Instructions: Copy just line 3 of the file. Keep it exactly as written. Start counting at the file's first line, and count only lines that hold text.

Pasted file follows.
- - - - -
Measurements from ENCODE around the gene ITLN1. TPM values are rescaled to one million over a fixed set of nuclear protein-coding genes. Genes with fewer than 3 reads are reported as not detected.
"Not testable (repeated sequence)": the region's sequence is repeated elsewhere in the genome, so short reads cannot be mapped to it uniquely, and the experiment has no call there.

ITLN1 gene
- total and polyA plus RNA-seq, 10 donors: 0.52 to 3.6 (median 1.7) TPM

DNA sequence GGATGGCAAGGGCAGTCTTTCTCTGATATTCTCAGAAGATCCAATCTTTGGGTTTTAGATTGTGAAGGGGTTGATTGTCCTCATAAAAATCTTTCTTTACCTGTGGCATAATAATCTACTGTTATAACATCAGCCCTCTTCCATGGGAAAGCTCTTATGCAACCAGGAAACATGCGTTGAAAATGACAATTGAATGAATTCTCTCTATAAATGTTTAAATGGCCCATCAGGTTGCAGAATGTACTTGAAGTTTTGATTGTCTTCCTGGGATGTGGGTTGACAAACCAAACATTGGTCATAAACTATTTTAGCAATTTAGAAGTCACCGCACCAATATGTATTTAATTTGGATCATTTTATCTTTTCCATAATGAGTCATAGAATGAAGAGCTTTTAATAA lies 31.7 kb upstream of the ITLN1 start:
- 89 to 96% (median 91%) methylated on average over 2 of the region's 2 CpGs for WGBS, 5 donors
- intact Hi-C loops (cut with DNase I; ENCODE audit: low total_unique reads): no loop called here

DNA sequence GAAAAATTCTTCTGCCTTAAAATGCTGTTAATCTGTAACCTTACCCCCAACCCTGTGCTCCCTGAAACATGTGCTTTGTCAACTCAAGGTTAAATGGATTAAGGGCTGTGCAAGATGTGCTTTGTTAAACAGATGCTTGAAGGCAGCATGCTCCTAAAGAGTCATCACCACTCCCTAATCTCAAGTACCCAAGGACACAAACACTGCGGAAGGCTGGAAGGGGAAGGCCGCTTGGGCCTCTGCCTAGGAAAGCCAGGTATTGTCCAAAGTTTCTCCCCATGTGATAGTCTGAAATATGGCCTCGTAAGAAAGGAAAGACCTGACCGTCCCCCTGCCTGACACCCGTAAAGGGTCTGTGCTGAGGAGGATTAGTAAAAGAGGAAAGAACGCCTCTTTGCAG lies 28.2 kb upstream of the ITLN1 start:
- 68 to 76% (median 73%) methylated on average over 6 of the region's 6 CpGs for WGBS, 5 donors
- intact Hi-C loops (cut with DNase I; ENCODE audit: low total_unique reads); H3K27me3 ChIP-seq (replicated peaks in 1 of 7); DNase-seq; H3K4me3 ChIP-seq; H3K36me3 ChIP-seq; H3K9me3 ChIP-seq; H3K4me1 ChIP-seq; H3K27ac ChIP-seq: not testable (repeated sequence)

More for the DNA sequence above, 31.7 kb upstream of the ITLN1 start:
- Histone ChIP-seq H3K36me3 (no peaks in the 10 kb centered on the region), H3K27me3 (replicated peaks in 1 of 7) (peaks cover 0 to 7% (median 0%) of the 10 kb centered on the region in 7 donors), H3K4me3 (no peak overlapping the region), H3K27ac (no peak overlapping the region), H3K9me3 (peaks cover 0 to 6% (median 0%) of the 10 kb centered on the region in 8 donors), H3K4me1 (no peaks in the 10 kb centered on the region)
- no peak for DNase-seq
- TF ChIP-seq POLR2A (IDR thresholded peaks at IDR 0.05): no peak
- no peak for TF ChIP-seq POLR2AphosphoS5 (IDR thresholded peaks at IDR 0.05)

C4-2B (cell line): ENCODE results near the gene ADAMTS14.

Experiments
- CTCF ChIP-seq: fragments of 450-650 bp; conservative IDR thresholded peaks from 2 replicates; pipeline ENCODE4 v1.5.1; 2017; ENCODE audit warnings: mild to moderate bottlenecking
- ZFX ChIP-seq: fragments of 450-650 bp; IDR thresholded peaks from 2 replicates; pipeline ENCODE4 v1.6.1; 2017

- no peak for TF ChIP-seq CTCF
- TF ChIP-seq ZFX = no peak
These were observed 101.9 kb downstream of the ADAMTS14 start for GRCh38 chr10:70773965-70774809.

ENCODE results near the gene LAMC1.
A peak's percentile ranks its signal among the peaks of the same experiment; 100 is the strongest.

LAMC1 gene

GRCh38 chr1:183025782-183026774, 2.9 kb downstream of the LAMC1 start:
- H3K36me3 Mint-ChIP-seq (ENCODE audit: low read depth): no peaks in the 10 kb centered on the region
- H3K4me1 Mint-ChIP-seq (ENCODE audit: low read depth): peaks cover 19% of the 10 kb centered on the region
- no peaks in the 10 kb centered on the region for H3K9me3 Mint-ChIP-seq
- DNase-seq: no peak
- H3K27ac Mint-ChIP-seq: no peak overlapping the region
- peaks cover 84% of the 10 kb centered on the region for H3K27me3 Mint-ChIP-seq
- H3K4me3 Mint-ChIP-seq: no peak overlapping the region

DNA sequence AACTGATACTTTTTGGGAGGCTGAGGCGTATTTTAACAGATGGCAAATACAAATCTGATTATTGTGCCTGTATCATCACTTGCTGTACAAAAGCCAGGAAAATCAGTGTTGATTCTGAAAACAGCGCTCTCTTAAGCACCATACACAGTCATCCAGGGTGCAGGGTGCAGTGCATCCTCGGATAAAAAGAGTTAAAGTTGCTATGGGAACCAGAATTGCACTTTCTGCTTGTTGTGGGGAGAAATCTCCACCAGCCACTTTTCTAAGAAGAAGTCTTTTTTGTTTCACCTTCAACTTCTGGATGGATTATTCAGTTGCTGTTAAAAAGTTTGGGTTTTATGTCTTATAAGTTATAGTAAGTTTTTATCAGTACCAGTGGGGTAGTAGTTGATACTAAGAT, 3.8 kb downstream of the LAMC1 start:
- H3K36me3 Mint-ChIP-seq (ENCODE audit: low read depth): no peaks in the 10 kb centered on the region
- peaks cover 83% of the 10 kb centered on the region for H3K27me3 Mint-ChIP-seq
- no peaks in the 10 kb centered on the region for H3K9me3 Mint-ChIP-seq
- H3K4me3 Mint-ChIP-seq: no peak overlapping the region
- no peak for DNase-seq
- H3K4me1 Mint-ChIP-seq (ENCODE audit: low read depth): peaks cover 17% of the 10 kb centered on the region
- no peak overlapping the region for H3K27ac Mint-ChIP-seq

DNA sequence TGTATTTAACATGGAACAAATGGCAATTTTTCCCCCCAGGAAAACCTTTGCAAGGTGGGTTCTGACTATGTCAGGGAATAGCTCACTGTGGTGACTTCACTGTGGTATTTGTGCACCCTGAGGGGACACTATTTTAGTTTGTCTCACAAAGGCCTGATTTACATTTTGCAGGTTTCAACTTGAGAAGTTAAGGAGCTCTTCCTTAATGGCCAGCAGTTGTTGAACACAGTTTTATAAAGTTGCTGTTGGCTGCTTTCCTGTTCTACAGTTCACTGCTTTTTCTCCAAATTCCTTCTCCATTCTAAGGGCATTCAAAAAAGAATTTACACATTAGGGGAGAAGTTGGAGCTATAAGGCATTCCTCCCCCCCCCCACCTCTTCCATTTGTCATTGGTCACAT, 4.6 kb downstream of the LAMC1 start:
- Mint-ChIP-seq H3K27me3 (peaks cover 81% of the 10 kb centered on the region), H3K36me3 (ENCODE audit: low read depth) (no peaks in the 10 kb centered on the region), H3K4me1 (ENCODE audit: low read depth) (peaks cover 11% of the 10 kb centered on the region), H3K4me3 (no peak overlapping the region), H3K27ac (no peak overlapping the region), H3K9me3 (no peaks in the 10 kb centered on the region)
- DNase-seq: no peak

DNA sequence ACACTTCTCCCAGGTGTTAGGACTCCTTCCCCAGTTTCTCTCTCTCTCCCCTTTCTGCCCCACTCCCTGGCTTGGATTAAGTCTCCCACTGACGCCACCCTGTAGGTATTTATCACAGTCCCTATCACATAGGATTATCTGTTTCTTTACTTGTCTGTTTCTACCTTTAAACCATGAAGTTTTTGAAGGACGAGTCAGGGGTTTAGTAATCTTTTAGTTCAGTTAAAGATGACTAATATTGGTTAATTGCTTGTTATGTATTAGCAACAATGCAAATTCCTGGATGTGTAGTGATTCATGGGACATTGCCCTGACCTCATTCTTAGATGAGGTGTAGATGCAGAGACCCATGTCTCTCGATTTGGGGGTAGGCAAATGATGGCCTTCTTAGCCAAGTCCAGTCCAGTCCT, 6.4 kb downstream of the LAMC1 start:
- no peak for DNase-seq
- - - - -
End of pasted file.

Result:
ITLN1 gene